Considering that a better part of the country has been blanketed in white recently—including parts of Southern California, Nevada, and Louisiana, not to mention my own snow-stricken home city of Seattle—I thought it appropriate to make good use of the fluffy precipitation with the only recipe I know of that calls for it as a major ingredient.
The Rocky Mountain Sneezer is described in a 1980 book called Drinking With Dickens, written by the novelist's great-grandson Cedric, which focuses on the drinks and drinkers found in Charles Dickens' works and life. While books such as A Christmas Carol are filled with references to period drinks such as gin punch, the Rocky Mountain Sneezer comes from the author's own experiences and was apparently deployed for medicinal purposes—as Cedric writes, "Charles Dickens' New York landlord made him one to cure his catarrh." Trust me, you don't want to Google "catarrh," but it's safe to say that the Rocky Mountain Sneezer is good for whatever ails you, even if it's just the frigid weather outside.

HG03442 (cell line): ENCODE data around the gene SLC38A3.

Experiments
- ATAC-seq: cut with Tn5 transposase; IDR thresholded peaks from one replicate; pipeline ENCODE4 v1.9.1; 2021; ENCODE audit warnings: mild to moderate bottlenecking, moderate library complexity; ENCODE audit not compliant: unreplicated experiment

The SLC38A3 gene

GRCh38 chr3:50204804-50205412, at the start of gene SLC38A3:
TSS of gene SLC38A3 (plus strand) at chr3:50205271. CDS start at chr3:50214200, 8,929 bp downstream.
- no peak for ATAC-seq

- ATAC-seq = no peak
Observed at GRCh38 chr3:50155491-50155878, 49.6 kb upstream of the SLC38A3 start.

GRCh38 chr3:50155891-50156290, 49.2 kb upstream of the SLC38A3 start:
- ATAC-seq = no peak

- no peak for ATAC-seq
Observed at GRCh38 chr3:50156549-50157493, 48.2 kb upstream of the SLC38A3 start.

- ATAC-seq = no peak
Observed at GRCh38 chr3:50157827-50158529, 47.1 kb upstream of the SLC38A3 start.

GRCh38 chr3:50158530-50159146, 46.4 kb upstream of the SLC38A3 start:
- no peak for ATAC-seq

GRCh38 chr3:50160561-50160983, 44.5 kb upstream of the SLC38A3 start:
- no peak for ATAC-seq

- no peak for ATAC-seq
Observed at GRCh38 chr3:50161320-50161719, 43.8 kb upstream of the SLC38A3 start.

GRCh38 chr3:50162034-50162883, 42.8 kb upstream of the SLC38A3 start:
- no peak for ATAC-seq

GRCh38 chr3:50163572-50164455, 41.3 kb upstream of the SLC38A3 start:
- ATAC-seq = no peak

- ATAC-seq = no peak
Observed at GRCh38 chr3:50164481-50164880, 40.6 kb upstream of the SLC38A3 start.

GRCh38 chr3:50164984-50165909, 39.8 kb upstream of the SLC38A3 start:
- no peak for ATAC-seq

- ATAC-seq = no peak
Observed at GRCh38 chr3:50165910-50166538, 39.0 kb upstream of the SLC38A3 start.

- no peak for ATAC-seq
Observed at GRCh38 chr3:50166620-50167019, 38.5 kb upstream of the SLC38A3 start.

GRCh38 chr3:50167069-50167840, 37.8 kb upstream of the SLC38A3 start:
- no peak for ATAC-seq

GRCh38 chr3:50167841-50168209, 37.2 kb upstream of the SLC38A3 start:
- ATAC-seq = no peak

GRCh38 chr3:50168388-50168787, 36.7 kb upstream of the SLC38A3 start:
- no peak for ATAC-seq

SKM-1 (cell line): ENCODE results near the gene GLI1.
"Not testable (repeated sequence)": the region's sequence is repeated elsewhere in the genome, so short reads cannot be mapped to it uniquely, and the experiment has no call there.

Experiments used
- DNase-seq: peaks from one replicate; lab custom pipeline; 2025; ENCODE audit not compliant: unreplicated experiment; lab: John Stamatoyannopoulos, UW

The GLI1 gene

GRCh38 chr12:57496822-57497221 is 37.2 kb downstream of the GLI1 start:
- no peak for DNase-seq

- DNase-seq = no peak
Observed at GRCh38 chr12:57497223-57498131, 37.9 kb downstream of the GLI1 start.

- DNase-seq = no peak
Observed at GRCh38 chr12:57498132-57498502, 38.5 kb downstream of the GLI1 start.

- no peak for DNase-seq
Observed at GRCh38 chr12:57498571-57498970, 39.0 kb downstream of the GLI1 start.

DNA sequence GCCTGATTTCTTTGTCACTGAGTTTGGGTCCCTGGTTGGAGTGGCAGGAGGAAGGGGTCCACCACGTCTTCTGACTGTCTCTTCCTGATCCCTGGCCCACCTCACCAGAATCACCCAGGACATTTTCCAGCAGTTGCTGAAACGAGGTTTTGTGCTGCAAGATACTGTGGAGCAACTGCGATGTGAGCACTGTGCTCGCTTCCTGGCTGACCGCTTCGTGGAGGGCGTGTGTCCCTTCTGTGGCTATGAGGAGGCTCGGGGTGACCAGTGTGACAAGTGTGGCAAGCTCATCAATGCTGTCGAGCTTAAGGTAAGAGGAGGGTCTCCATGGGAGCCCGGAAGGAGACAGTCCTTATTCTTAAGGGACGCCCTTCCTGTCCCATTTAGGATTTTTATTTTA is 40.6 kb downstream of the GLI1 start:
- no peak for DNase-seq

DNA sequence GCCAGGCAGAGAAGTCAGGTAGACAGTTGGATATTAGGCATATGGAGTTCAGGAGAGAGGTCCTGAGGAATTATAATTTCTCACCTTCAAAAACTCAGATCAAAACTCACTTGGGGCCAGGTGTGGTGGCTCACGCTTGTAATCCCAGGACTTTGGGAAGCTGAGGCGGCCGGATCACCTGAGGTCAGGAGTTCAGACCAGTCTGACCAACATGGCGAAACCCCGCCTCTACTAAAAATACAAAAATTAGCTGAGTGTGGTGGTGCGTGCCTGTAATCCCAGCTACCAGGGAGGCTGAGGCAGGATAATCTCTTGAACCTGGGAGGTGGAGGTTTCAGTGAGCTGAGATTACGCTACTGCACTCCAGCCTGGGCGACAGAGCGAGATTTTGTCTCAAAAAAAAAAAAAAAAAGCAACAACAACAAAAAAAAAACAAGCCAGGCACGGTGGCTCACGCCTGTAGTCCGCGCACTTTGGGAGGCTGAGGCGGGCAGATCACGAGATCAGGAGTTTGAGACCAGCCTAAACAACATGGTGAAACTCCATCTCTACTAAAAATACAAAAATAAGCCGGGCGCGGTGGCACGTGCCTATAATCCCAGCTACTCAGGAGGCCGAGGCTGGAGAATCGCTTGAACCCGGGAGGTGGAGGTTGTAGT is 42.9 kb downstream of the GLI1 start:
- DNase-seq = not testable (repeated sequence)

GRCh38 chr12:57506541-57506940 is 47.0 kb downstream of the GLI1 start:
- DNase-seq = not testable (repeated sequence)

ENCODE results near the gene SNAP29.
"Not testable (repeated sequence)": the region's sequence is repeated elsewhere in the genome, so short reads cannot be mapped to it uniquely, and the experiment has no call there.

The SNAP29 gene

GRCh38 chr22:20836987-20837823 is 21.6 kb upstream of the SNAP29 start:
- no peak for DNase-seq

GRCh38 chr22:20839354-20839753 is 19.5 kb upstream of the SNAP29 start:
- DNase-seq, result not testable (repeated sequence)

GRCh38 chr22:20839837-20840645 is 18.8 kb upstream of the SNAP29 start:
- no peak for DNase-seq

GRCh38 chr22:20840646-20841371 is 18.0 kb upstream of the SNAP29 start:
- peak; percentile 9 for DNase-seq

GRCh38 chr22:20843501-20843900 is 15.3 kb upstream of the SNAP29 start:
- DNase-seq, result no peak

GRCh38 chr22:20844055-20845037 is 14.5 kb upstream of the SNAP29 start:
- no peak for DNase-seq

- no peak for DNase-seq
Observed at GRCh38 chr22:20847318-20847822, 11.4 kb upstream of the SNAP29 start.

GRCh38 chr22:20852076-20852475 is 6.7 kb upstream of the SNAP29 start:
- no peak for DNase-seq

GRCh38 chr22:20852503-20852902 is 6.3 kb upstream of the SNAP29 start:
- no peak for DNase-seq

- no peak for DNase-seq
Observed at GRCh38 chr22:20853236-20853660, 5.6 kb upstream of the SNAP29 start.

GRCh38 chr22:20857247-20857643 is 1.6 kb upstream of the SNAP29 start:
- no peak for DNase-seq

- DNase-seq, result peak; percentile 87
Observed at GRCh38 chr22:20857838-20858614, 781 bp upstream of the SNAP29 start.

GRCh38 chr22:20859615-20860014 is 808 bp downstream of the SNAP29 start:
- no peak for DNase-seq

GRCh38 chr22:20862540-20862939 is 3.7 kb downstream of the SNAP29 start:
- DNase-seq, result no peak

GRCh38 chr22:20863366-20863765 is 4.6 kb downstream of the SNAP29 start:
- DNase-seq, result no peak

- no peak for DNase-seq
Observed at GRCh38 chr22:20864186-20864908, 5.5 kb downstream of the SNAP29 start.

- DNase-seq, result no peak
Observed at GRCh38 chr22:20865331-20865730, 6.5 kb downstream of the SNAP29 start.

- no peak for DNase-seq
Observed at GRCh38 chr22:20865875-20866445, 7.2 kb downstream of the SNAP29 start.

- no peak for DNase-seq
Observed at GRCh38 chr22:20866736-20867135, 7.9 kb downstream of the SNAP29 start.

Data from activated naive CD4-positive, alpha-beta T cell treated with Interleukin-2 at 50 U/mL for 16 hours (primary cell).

About the author: Paul Clarke blogs about cocktails at The Cocktail Chronicles and writes regularly on spirits and cocktails for Imbibe magazine. He lives in Seattle, where he works as a writer and magazine editor.
Time for a Drink: Rocky Mountain Sneezer
About This Recipe
- 2 ounces brandy
- 2 ounces aged rum
- Juice of one lemon
- 2 teaspoons sugar, to taste
- 2 dashes Angostura bitters
Combine ingredients in a cocktail shaker and stir until sugar is dissolved. Add a good handful of snow—"preferably from the Rocky Mountains," Cedric writes—and shake well; pour into a old-fashioned glass and top with fresh snow.